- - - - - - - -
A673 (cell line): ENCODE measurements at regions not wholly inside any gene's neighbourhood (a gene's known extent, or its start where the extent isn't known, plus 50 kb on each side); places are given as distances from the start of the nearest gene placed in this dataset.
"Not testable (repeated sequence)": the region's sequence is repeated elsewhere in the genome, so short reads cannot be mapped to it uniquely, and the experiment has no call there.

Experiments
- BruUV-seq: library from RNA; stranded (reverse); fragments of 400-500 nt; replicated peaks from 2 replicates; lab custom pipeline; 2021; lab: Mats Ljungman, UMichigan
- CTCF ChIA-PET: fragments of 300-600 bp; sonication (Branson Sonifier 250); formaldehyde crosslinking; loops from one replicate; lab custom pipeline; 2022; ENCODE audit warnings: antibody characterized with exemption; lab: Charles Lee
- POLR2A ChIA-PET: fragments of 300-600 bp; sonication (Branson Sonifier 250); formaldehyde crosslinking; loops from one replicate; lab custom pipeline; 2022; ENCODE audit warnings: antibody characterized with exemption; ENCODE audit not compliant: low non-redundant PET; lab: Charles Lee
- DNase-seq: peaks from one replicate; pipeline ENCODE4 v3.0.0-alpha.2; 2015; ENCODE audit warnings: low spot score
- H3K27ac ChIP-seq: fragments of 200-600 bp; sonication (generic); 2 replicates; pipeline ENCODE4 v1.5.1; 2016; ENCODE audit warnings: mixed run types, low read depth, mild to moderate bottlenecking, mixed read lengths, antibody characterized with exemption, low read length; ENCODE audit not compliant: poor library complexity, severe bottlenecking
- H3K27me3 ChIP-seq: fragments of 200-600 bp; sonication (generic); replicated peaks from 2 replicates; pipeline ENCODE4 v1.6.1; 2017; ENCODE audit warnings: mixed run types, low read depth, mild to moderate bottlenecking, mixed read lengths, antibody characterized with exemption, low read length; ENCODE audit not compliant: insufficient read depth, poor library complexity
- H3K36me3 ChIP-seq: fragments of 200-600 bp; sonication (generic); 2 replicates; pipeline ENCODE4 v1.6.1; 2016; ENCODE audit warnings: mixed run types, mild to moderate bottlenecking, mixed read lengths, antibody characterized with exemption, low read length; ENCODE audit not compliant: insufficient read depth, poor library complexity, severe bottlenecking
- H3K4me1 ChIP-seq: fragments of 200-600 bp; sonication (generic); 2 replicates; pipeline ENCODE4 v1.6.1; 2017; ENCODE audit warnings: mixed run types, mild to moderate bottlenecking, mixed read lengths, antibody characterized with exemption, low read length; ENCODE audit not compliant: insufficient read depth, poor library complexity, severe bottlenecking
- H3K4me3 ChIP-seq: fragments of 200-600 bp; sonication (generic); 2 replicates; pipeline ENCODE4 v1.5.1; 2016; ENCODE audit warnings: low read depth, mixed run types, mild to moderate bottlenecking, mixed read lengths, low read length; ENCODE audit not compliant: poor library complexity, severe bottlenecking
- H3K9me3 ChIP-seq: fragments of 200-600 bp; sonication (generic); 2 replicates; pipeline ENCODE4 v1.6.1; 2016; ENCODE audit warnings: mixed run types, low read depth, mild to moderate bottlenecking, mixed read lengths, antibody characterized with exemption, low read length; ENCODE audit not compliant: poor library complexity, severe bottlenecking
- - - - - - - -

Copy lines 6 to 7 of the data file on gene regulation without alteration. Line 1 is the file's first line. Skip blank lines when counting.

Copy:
- POLR2A ChIA-PET: fragments of 300-600 bp; sonication (Branson Sonifier 250); formaldehyde crosslinking; loops from one replicate; lab custom pipeline; 2022; ENCODE audit warnings: antibody characterized with exemption; ENCODE audit not compliant: low non-redundant PET; lab: Charles Lee
- DNase-seq: peaks from one replicate; pipeline ENCODE4 v3.0.0-alpha.2; 2015; ENCODE audit warnings: low spot score